Man and woman with a guide dog on a stage
Touch tour of Peter Gynt at Edinburgh International Festival. Photograph: Gaelle Beri

The festival may take place in August, but access is an all-year concern for EIF. “There’s a big consideration during the planning stages around making sure the access programme is balanced and varied in every sense in relation to the wider programme,” says O’Regan. “This can be challenging as not all shows are confirmed at the same time so it’s a gradual process as the wider programme comes together.”

Naturally, providing accessibility to performances means involving the artists. As EIF hosted 2,800 artists from 41 different countries in 2019, it’s not surprising that there’s not a one-size-fits-all approach. Whoever the artist or company is, EIF start conversations about access very early on in the process of working with them.

“Some companies will be very keen to offer as many accessible options as possible and that’s brilliant,” O’Regan enthuses. “Some of these companies may even bring their own Audio Describers, Captioners or BSL interpreters. But in the majority of cases, we would source local, Scottish-based providers and then act as the conduit between the company and the access provider/freelancer.”

It’s encouraging to hear that more and more companies are considering working in an ‘integrated’ fashion when it comes to access, especially with BSL. “An integrated approach is something that we’re really keen to encourage,” says O’ Regan. “Although, it’s not always possible, especially with a touring company who are in Edinburgh for a very short time. It was really great to work with Birds of Paradise this year. Accessibility is at the very core of their work, it’s integral to their creative process. The piece that was performed, Purposeless Movements, not only has integrated access provision on every performance, but it also champions disabled performers which is so important and also a very different thing to providing Audio Description, BSL interpretation or Captioning.”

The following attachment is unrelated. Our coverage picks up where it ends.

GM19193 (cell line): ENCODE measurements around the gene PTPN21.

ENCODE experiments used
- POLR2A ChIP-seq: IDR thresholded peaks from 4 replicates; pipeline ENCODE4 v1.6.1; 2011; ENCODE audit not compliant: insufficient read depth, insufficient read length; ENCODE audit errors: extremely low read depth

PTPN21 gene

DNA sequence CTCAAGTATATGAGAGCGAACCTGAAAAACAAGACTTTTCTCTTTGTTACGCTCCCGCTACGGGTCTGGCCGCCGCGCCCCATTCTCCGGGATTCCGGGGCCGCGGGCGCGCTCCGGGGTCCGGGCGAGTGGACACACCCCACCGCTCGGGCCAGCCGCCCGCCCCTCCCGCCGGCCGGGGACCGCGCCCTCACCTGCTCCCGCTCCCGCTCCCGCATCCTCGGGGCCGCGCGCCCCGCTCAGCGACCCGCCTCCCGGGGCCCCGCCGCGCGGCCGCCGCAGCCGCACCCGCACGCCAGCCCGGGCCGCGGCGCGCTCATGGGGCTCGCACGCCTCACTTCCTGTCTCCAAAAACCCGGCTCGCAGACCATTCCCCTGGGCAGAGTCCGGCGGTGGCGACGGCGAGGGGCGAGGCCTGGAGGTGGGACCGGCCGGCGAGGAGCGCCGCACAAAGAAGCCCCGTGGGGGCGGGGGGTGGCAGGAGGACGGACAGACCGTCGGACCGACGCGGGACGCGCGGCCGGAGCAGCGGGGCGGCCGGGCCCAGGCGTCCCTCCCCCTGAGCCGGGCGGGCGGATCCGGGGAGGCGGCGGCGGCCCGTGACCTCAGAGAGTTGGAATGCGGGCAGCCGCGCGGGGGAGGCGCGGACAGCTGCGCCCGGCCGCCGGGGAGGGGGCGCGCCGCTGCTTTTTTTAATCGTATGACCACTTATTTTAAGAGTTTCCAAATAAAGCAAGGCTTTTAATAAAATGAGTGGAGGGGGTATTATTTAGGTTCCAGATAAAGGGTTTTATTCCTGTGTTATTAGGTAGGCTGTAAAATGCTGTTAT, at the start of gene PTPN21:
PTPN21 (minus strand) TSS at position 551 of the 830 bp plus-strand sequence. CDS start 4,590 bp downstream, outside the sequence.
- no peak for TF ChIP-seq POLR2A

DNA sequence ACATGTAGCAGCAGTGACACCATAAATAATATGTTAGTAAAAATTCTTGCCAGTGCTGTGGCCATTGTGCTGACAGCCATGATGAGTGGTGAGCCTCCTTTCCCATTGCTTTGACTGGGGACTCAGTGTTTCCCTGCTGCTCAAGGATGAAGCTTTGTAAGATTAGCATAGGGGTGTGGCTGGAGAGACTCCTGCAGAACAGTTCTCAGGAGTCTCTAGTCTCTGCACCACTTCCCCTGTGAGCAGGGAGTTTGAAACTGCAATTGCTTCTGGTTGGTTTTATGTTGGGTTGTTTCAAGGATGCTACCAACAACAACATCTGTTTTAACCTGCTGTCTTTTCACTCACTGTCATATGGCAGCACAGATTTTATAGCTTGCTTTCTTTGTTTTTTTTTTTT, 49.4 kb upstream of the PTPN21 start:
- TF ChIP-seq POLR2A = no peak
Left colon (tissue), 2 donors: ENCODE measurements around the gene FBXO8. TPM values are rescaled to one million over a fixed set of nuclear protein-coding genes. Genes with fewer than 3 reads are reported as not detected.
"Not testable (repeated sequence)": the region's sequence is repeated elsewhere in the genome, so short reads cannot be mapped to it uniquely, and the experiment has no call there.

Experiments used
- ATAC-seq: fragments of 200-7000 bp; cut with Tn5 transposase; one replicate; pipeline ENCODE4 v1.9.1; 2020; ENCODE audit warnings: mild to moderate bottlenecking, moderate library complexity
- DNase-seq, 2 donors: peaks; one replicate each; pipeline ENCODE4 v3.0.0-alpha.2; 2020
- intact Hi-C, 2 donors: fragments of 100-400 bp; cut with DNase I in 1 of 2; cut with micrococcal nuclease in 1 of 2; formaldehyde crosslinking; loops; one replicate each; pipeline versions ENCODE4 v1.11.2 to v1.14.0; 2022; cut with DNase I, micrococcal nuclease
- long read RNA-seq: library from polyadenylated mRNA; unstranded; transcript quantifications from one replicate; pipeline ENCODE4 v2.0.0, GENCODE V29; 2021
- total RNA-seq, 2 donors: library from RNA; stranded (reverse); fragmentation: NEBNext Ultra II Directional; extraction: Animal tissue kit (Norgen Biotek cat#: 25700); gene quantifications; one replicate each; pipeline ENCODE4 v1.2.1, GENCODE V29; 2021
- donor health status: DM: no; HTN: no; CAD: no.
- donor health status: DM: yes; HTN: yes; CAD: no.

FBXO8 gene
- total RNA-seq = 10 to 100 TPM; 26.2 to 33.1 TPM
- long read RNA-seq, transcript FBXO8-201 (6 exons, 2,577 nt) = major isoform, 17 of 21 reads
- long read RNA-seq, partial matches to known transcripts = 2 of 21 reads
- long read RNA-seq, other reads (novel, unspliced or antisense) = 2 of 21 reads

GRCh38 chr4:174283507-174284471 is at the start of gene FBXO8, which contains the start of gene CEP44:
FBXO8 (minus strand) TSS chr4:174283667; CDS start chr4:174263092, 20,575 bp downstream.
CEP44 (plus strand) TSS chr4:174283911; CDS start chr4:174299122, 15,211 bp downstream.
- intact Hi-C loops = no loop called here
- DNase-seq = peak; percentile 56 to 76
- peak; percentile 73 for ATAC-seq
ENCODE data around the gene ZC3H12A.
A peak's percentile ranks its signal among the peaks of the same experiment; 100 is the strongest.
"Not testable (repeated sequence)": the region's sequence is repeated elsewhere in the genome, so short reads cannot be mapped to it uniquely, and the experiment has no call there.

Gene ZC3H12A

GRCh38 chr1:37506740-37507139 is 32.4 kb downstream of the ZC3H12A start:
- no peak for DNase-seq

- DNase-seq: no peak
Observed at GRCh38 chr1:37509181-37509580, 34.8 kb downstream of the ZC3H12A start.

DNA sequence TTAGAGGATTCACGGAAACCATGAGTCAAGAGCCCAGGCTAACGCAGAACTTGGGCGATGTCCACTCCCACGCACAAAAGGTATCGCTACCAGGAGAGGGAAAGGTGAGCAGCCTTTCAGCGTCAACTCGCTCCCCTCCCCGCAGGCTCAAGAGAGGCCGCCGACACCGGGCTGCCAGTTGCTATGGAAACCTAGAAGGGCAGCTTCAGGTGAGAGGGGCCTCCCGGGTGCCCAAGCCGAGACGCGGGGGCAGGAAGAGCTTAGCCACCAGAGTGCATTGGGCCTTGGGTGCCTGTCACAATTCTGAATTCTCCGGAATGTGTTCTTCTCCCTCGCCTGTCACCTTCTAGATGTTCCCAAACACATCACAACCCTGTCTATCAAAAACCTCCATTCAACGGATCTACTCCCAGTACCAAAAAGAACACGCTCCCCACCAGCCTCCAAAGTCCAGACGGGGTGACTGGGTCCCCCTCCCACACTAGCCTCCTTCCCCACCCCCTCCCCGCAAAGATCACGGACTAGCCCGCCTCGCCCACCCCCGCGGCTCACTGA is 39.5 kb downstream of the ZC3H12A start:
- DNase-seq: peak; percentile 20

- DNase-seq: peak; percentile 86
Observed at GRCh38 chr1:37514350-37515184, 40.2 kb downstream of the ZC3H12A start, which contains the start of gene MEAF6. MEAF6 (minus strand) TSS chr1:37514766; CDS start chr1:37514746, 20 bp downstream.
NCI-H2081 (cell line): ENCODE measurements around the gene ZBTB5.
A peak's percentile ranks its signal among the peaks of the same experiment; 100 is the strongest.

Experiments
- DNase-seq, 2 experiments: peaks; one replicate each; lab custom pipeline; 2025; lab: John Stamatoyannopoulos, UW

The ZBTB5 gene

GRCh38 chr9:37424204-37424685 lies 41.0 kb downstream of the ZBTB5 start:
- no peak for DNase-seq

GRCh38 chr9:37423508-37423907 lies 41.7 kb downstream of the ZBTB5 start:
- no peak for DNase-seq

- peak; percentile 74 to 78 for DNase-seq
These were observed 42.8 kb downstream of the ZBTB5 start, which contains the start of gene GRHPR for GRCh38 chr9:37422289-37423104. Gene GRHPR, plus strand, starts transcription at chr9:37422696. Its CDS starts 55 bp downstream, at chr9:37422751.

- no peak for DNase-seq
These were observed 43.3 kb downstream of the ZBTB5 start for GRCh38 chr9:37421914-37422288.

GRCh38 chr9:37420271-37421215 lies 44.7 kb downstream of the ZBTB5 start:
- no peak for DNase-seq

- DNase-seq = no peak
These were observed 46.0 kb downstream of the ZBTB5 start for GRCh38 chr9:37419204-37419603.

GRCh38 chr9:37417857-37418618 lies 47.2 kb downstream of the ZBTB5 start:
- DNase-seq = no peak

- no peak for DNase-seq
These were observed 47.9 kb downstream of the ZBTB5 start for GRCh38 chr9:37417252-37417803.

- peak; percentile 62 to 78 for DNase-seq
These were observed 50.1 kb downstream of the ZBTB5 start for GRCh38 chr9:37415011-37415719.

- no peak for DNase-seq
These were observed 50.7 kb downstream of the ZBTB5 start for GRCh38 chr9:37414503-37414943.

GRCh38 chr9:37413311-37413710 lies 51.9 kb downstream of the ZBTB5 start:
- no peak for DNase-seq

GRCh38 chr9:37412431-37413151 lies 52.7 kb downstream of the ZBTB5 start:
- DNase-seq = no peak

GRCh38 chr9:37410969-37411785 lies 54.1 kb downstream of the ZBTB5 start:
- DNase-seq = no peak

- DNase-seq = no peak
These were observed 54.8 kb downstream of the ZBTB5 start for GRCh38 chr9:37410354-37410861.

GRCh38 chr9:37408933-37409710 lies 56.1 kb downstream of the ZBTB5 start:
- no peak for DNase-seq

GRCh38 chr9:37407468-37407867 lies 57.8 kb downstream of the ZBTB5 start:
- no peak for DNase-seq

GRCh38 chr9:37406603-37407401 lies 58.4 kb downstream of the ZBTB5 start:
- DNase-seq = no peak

2 male performers standing alongside female sign language interpreter
Purposeless Movements included integrated BSL, captioning and audio description. Photograph: Mihaela Bodlovic

On top of offering relaxed performances for the first time this year, EIF also has another stand-out new initiative in 2019, Deaf Theatre Club. With Deaf Theatre Club, which is available alongside all BSL-interpreted shows, D/deaf audience members are met at the venue by a BSL-trained staff member who can assist with ticket collection, ordering refreshments and finding seats. Participants are also offered additional insights into the show with a short BSL pre-event introduction. It also has a social aspect, allowing D/deaf theatregoers to meet their peers.

“The really great thing is that it’s ‘D/deaf-led’,” O’Regan explains. “This came about through a connection with the Royal Conservatoire of Scotland, who offer a BA Performance in British Sign Language and English. After meeting with Claire Lamont, the Head of the course about this idea, I was contacted by one of their recent graduates EJ Raymond, who runs an organisation called Turtléar, and EJ took the lead on bringing other recent graduates on board to become ‘Deaf Theatre Club Leaders’. We are hoping to continue to develop this initiative for next year alongside EJ and the DTC Leaders who were involved this year.”  

It seems EIF’s efforts this year have paid off, with access review website, Euan’s Guide bestowing it the ‘Spirit of Inclusion Award’ which is awarded to ‘an organisation that has exceeded all expectations and has shown that disabled access and inclusion are woven within the fabric of what they offer’. Despite this, O’Regan is only too aware that improving access is a never-ending process, “We are continuing to develop our offering and we seek advice and feedback from a range of different sources to inform those decisions.”